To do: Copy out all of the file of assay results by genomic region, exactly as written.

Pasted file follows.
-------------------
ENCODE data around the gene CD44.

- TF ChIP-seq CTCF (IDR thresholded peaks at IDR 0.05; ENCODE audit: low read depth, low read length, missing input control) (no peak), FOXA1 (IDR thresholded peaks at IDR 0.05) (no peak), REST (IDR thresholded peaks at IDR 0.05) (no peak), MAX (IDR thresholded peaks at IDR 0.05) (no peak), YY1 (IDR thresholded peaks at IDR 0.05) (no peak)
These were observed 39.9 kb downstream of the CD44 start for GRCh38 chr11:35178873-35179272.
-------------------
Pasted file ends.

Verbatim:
ENCODE data around the gene CD44.

- TF ChIP-seq CTCF (IDR thresholded peaks at IDR 0.05; ENCODE audit: low read depth, low read length, missing input control) (no peak), FOXA1 (IDR thresholded peaks at IDR 0.05) (no peak), REST (IDR thresholded peaks at IDR 0.05) (no peak), MAX (IDR thresholded peaks at IDR 0.05) (no peak), YY1 (IDR thresholded peaks at IDR 0.05) (no peak)
These were observed 39.9 kb downstream of the CD44 start for GRCh38 chr11:35178873-35179272.